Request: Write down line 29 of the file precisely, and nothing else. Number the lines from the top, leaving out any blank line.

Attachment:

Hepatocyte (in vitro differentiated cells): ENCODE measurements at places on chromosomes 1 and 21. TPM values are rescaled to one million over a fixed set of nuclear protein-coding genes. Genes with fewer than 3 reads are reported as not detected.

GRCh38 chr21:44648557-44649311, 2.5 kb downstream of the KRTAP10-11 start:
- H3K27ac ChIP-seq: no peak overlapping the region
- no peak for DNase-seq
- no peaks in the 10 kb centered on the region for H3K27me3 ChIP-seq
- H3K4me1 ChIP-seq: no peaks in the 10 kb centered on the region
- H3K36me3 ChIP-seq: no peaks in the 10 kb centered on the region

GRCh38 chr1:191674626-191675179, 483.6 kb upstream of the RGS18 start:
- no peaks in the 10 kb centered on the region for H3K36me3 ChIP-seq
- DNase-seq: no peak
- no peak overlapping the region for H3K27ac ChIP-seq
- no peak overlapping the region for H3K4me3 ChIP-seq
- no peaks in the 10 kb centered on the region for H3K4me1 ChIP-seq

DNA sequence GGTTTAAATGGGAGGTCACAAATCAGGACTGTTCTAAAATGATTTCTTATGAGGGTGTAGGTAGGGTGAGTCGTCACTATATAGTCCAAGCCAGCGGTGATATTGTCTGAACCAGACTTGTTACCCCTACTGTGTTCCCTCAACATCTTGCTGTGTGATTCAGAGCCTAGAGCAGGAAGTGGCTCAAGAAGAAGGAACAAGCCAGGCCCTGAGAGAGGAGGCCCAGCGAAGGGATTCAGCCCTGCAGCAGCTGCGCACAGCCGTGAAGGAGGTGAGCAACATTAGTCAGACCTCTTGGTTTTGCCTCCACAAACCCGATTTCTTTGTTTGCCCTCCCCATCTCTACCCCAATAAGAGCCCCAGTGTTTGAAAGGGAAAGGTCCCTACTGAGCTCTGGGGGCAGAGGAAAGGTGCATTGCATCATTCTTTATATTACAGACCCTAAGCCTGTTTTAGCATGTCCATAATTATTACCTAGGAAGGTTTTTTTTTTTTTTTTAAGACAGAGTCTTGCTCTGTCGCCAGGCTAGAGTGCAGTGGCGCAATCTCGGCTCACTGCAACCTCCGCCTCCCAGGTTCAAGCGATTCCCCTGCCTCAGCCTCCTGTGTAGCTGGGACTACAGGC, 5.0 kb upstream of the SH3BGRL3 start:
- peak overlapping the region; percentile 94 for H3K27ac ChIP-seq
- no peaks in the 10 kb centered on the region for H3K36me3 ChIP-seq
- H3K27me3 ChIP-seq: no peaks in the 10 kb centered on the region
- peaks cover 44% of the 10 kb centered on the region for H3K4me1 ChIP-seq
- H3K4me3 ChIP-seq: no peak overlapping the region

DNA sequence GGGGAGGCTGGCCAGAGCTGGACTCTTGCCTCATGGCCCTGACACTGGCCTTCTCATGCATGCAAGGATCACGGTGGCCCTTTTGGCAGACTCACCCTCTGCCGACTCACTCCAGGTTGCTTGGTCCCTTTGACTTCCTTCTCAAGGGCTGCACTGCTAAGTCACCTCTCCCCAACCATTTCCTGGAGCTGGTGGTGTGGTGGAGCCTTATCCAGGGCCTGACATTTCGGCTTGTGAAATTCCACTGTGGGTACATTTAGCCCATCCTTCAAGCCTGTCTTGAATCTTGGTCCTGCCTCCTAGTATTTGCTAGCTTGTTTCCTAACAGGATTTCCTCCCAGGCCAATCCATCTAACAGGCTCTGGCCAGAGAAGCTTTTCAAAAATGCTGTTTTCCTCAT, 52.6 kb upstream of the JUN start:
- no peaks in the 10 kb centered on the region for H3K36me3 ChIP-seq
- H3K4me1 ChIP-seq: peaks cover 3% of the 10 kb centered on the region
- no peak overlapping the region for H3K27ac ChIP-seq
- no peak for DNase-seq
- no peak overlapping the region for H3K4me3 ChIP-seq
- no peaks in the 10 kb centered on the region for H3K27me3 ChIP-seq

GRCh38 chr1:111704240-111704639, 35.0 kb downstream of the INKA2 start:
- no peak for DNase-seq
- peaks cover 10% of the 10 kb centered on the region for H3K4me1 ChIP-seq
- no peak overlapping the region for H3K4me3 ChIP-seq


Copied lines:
- peaks cover 10% of the 10 kb centered on the region for H3K4me1 ChIP-seq